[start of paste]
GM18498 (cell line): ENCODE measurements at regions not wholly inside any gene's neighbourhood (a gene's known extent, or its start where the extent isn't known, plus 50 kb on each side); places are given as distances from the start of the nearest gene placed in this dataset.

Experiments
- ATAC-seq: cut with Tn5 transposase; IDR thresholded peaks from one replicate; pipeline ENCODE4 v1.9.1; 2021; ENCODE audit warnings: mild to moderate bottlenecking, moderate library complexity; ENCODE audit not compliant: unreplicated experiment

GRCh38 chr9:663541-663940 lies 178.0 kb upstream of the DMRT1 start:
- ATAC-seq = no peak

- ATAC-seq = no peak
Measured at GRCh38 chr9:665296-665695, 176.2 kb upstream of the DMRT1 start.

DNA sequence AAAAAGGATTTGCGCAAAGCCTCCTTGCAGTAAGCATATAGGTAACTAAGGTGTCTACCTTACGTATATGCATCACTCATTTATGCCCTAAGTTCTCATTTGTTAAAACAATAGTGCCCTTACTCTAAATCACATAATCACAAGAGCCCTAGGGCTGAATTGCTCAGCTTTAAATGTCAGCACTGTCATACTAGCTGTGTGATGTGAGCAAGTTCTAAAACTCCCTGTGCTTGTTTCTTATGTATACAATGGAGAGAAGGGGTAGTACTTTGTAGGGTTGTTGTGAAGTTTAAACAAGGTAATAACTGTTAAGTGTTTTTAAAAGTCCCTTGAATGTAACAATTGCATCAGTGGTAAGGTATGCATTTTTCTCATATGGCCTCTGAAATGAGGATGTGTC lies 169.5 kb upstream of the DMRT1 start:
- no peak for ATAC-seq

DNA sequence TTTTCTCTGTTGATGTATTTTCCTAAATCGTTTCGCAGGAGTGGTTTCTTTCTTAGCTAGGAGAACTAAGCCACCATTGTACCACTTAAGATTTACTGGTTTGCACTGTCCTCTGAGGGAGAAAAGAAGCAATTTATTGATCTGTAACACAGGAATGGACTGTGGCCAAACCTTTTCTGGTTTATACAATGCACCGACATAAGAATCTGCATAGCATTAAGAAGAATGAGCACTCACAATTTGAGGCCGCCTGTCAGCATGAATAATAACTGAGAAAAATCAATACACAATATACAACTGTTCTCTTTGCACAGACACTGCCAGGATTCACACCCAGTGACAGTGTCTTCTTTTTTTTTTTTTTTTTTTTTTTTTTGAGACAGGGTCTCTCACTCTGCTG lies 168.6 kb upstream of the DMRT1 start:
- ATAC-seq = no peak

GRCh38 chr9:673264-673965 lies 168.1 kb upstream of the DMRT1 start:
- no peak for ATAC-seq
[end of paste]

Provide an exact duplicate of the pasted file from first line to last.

GM18498 (cell line): ENCODE measurements at regions not wholly inside any gene's neighbourhood (a gene's known extent, or its start where the extent isn't known, plus 50 kb on each side); places are given as distances from the start of the nearest gene placed in this dataset.

Experiments
- ATAC-seq: cut with Tn5 transposase; IDR thresholded peaks from one replicate; pipeline ENCODE4 v1.9.1; 2021; ENCODE audit warnings: mild to moderate bottlenecking, moderate library complexity; ENCODE audit not compliant: unreplicated experiment

GRCh38 chr9:663541-663940 lies 178.0 kb upstream of the DMRT1 start:
- ATAC-seq = no peak

- ATAC-seq = no peak
Measured at GRCh38 chr9:665296-665695, 176.2 kb upstream of the DMRT1 start.

DNA sequence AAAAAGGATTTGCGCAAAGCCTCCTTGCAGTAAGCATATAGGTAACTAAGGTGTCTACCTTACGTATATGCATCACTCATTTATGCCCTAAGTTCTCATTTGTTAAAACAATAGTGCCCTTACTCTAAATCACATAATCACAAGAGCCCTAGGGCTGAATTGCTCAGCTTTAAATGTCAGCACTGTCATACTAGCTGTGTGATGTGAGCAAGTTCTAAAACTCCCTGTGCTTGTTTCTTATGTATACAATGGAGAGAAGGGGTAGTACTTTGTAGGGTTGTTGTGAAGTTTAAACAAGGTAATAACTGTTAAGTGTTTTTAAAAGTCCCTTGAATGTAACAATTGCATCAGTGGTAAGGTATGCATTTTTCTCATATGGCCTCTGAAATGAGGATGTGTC lies 169.5 kb upstream of the DMRT1 start:
- no peak for ATAC-seq

DNA sequence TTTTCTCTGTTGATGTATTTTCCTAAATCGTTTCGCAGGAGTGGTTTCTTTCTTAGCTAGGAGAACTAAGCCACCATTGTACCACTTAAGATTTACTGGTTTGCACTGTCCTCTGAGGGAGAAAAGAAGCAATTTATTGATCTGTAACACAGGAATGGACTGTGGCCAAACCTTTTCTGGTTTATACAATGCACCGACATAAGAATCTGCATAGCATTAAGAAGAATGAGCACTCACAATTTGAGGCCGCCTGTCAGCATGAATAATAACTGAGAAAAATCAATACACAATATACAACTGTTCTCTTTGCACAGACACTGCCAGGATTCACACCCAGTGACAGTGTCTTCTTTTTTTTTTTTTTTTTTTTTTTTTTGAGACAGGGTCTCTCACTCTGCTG lies 168.6 kb upstream of the DMRT1 start:
- ATAC-seq = no peak

GRCh38 chr9:673264-673965 lies 168.1 kb upstream of the DMRT1 start:
- no peak for ATAC-seq